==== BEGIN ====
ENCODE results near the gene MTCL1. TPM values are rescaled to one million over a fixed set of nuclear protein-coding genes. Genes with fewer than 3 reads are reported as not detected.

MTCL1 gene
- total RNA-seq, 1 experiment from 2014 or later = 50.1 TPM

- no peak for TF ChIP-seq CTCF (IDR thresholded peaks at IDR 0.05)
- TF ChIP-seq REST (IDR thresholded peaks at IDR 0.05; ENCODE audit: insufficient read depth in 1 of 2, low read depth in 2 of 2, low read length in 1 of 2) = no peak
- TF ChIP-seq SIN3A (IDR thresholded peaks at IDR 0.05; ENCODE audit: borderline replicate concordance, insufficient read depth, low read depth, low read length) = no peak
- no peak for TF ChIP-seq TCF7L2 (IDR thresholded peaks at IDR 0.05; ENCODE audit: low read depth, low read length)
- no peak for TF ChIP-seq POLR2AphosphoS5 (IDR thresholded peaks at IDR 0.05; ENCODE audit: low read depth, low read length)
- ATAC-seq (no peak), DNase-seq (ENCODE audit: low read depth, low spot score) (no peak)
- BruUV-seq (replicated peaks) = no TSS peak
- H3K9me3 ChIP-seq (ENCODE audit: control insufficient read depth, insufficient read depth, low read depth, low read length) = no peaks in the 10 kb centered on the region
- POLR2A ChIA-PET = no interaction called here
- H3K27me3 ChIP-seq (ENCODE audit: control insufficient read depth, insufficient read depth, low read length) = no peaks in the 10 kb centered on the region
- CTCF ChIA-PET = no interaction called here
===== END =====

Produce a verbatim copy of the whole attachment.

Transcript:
ENCODE results near the gene MTCL1. TPM values are rescaled to one million over a fixed set of nuclear protein-coding genes. Genes with fewer than 3 reads are reported as not detected.

MTCL1 gene
- total RNA-seq, 1 experiment from 2014 or later = 50.1 TPM

- no peak for TF ChIP-seq CTCF (IDR thresholded peaks at IDR 0.05)
- TF ChIP-seq REST (IDR thresholded peaks at IDR 0.05; ENCODE audit: insufficient read depth in 1 of 2, low read depth in 2 of 2, low read length in 1 of 2) = no peak
- TF ChIP-seq SIN3A (IDR thresholded peaks at IDR 0.05; ENCODE audit: borderline replicate concordance, insufficient read depth, low read depth, low read length) = no peak
- no peak for TF ChIP-seq TCF7L2 (IDR thresholded peaks at IDR 0.05; ENCODE audit: low read depth, low read length)
- no peak for TF ChIP-seq POLR2AphosphoS5 (IDR thresholded peaks at IDR 0.05; ENCODE audit: low read depth, low read length)
- ATAC-seq (no peak), DNase-seq (ENCODE audit: low read depth, low spot score) (no peak)
- BruUV-seq (replicated peaks) = no TSS peak
- H3K9me3 ChIP-seq (ENCODE audit: control insufficient read depth, insufficient read depth, low read depth, low read length) = no peaks in the 10 kb centered on the region
- POLR2A ChIA-PET = no interaction called here
- H3K27me3 ChIP-seq (ENCODE audit: control insufficient read depth, insufficient read depth, low read length) = no peaks in the 10 kb centered on the region
- CTCF ChIA-PET = no interaction called here